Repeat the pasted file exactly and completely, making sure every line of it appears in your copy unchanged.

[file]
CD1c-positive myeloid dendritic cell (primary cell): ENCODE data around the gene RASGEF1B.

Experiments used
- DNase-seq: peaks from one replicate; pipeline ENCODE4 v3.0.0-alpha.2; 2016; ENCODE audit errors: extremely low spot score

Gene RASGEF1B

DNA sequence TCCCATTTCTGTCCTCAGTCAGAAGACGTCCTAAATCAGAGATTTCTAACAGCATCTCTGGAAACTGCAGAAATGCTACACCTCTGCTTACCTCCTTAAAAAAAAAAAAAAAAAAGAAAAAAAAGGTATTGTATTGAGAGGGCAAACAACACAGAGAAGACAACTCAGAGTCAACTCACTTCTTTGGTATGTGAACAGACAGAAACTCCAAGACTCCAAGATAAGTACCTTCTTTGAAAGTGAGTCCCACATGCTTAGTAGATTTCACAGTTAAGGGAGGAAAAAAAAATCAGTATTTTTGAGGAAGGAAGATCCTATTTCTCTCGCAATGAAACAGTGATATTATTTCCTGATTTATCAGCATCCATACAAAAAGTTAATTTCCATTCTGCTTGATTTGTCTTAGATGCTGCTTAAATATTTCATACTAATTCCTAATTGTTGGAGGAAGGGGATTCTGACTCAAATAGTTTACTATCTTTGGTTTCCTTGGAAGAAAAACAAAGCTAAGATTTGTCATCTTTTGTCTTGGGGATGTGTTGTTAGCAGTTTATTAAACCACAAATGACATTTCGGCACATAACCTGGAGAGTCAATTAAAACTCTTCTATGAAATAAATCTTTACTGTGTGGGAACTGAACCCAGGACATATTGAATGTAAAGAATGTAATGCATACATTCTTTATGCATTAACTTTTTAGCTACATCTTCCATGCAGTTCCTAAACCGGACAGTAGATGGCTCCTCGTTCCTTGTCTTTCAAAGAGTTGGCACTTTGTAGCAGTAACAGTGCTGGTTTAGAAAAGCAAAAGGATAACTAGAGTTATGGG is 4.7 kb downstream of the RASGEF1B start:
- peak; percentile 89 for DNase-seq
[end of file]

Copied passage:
CD1c-positive myeloid dendritic cell (primary cell): ENCODE data around the gene RASGEF1B.

Experiments used
- DNase-seq: peaks from one replicate; pipeline ENCODE4 v3.0.0-alpha.2; 2016; ENCODE audit errors: extremely low spot score

Gene RASGEF1B

DNA sequence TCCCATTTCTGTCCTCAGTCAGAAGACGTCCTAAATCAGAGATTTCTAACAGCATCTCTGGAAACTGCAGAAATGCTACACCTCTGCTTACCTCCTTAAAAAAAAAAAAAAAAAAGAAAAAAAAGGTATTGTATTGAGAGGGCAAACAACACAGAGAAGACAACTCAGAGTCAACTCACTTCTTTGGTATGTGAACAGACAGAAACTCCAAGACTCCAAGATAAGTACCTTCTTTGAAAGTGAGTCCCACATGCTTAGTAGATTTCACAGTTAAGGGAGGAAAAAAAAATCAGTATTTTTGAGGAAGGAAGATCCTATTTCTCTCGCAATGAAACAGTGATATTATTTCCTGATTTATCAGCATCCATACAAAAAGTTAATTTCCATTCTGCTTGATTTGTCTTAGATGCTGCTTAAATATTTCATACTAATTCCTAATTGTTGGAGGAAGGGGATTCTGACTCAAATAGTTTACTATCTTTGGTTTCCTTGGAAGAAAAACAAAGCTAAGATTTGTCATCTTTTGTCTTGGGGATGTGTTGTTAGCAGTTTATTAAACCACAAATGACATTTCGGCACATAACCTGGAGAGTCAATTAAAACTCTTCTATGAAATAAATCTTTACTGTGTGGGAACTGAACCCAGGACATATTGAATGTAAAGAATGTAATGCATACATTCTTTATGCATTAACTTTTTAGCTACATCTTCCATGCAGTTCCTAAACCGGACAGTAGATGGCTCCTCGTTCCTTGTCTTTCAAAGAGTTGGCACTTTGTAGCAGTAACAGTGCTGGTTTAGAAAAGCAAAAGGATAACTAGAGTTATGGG is 4.7 kb downstream of the RASGEF1B start:
- peak; percentile 89 for DNase-seq